The time came for us to go back to the house.  We were going to meet the family, and dedicate the house.  I was full of anticipation and excitement!  As this sweet family crested the hill, I saw them for the first time and my heart leaped out of my chest.  Thank you, God for allowing me a glimpse that first day at AFE….the little girls running up the hill to us, were the very girls that leaped into my arms that very first day that we visited AFE.  Again, little Lucy leaped into my arms, standing outside of her new home.  I could hardly believe it!  What a blessing to us.  We loved on the family as we talked/met their mother, Carmen.  We learned of her story of how she and her 4 girls had been abandoned, and they had been living in a hostile environment with her sister alongside the road, 8 in the small shanty.  She told us that her oldest daughter had told her sister that they would soon get a house….this was BEFORE she actually knew that they were getting a house.  Her sister had been mean-spirited and said, “they would never have a house of their own.”  Her daughter prayed and asked for a house….and that’s where God brought us into the picture.  Our team formed to build this house for them.  As we presented her with a Bible, prayed over her, her children, and their new house, and handed her the keys, I couldn’t hold back my tears of joy.  God is so good to the faithful.  It’s amazing to me, to feel at first we were called to go to Honduras to be a blessing to those in need, and as it turns out, I feel that WE were the ones receiving the blessings a hundred times over.  God taught us so much while we were in Honduras.  Thankfulness in any situation, that He WILL provide exactly what each of us needs, to have giant faith, that He can take any situation and make it extraordinary, that we don’t “need” a lot to be happy and joy-filled, that language and culture are never a barrier if you go in with an open heart, a smile, and God’s love that flows through us.

Our fearless leader.  Thank you for listening to God's prompting to form this team, and your love for Honduras!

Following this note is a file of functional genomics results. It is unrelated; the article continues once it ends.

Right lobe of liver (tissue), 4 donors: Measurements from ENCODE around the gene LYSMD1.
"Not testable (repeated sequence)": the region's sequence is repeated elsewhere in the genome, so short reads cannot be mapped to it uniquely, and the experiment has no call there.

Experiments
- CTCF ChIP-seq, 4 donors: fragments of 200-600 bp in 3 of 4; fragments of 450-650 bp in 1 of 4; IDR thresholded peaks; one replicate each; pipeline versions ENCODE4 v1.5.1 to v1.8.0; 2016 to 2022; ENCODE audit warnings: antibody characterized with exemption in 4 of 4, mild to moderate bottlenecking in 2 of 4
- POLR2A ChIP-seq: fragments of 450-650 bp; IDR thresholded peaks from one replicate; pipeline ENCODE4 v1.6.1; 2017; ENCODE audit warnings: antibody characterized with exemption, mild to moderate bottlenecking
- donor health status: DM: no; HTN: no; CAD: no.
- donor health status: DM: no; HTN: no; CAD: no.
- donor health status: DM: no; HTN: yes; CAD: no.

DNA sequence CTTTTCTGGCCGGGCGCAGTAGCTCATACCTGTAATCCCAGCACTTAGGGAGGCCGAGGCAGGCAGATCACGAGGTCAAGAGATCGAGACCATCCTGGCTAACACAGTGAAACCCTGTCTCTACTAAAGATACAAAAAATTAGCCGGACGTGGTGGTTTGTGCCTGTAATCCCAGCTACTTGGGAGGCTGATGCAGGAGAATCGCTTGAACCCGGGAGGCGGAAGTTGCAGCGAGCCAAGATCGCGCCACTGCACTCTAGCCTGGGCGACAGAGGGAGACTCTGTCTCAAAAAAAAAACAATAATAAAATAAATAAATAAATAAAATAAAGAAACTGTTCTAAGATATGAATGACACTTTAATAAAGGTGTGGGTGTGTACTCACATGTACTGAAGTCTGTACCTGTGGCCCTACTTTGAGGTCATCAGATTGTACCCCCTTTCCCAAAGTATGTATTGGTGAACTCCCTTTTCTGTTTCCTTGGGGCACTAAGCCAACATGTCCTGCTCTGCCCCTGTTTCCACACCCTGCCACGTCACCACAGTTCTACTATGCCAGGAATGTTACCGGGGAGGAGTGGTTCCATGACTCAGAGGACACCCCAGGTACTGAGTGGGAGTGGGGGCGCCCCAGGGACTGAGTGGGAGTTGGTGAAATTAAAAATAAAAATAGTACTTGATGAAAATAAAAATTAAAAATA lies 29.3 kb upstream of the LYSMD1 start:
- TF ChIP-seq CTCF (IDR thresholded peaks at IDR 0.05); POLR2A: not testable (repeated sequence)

Our fearless leader. Thank you for listening to God’s prompting to form this team, and your love for Honduras!

Adore this family and their leadership on this mission.

Adore this family and their leadership on this mission.

Mama and Daughter....and the blond gringa.

Mama and Daughter….and the blond gringa.

Untitled HOUSE

From Framing to House (click to enlarge)


Our Sweet Family…dedicating her knew house!


Our Honduran Crew….man did they show us patience!

Being back home has been tough this week.  How do we go back to normal?  I have never experienced having culture shock, coming HOME.  I am again grateful for the night before we left and the meeting we had on how to come home.  We prepare for this trip for a long time, but often don’t think of how it will be coming back home.  We learned that when we come home we could have feelings of guilt.  That after seeing what we saw, being where we were, the experiences we went through, we come home to the familiarity of home, clean water, flushing toilets, clean clothes, our jobs, house, cars, etc to not allow guilt to take over.  We should feel a burden.  Not guilt.  A burden for what we can do….How to respond.  We talked about our emotions, when people say, “How was your trip?” and our reaction when people say, “it looks like a great time” well……..

I know they will never understand.  And that’s ok.

We know that what we have in our country is by God’s design.  He has seen us fit to live where we live and have the lives that we have because He knows we can handle it.  He put us here.

I know that He changed me…and all of us, on this trip.  He grew us in ways that were unexpected and astounding.

I have had on my heart for so long, to do a mission trip and was SO thankful that on our very first night in Honduras, as Greg and I sat and prayed together…in the quiet of our room God said, “Paula, I know the desires of your heart.  I placed them there.”

Beautiful confirmation.

So as we take our time, each of us, to get back to “normal life”, dealing with the shock of being home, may we never lose sight of the changes that were brought upon us, a burden to help those in need, to think of others and not always put ourselves first, to shine God’s love everyday, to have astounding faith in every circumstance.  And to see everyday that we are so blessed.


Click to Enlarge

After our week of hard work and dedication, we had some great down time.  To laugh, and play and shop.  Eat Pupusas and get hopped-up on phenomenal coffee!  What an incredible  city!  What an amazing country.  What a sensational team!

Sean and Melissa (brother and sister-in-law) after a week of hard work.

Sean and Melissa (brother and sister-in-law) after a week of hard work.
At Valley of the Angels on our day off

At Valley of the Angels on our day off. Best coffee EVER! Think I’m still buzzing from it!



Girls just wanna have Fun!

Having Our First Pupusas

Having Our First Pupusas


Yes, I DID eat this....A Lychee.

Yes, I DID eat this….A Lychee.

None of us will forget the HUGE military presence keeping us safe in Tegucigalpa.

None of us will forget the HUGE military presence keeping us safe in Tegucigalpa.

Leaving for Home

Leaving for Home